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Article in Japanese | WPRIM | ID: wpr-362969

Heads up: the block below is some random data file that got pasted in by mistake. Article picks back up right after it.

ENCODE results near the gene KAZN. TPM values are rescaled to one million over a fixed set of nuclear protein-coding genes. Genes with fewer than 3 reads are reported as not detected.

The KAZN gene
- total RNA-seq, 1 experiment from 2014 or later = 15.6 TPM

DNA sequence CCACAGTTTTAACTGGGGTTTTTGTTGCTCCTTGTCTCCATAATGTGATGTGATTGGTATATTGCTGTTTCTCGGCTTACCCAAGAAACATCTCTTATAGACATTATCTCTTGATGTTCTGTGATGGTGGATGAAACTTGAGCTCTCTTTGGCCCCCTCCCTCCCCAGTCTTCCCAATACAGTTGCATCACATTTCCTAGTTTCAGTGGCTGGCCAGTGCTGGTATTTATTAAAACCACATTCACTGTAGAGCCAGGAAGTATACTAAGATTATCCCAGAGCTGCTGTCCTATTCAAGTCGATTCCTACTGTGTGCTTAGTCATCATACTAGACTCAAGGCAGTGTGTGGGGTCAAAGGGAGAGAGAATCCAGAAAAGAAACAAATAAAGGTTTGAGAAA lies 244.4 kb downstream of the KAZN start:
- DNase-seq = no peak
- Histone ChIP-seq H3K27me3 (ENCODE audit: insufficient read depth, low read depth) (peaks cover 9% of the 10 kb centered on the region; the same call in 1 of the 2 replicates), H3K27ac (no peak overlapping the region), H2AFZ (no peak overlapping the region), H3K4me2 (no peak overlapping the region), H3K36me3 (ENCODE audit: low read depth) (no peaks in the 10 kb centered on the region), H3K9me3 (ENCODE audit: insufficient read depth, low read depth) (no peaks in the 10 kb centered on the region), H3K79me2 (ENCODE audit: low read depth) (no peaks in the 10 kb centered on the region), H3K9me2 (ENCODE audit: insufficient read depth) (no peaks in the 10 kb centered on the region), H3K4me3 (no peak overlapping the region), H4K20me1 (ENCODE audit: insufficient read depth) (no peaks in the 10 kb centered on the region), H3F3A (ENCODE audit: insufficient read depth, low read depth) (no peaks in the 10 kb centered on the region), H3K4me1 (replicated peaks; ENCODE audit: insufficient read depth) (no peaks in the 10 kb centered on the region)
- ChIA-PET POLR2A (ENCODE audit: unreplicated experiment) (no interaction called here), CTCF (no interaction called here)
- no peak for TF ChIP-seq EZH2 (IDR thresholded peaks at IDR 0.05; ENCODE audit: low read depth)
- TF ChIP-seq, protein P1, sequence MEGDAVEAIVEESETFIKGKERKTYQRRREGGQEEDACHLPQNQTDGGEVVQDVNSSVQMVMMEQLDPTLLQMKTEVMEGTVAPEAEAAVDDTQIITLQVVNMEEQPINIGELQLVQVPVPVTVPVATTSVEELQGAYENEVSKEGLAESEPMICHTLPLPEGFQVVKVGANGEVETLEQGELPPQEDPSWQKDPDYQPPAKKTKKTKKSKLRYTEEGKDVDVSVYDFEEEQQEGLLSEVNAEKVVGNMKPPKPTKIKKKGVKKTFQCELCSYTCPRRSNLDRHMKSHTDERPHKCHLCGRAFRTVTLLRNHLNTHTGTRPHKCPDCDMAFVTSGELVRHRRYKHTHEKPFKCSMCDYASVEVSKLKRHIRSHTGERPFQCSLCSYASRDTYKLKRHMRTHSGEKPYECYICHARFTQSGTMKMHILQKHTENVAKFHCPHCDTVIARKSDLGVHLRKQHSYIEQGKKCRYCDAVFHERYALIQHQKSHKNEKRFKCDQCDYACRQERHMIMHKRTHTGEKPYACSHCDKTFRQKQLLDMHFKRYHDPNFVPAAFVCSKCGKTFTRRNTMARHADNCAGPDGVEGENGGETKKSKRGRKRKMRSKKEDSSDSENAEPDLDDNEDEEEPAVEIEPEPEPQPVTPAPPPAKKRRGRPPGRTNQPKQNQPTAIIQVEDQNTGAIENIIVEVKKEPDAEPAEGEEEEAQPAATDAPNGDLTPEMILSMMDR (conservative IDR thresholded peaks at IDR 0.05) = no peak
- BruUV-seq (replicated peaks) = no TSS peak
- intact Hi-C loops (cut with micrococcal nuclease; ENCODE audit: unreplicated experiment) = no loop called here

A 69-year-old woman had syncope and aphasia. Magnetic resonance imaging showed multiple cerebral infarctions in both hemispheres. Cardiogenic embolisms were suspected, but no arrhythmic causes were shown. Transesophageal echocardiography revealed a highly calcified mitral annulus (MAC) with a rough intraluminal surface and mild mitral regurgitation, but no thrombus or tumor in the left heart system. However, recurrent multiple cerebral embolisms occurred in spite of strict anticoagulation therapy. We speculated that spontaneous rupture of the MAC was the cause of the scattered cerebral embolisms, and we therefore planned to remove the MAC as safely as possible and to endothelialize the deficit of MAC with autologous pericardium. Operative findings revealed that the MAC in P2-P3 had ruptured longitudinally and the ostium of the left atrium was connected to the ostium of the left ventricle as an inter-atrioventricular tunnel beneath the posterior mitral annulus with a fragile calcified wall. The finding suggested that calcified particles that had peeled away from the MAC by normal heart beating resulted in the cerebral infarctions. Therefore, she underwent resection of the MAC and mitral valve replacement with reinforcement of the decalcified posterior mitral annulus between the posterior left ventricular wall and the left atrial wall using autologous pericardium, which enabled both appropriate insertion of a mechanical prosthetic valve and endothelial continuity covering the surface of the residual MAC. No systemic embolism has occurred for two and a half years after surgery. This is the first case report of cerebral embolism caused by a spontaneously ruptured MAC.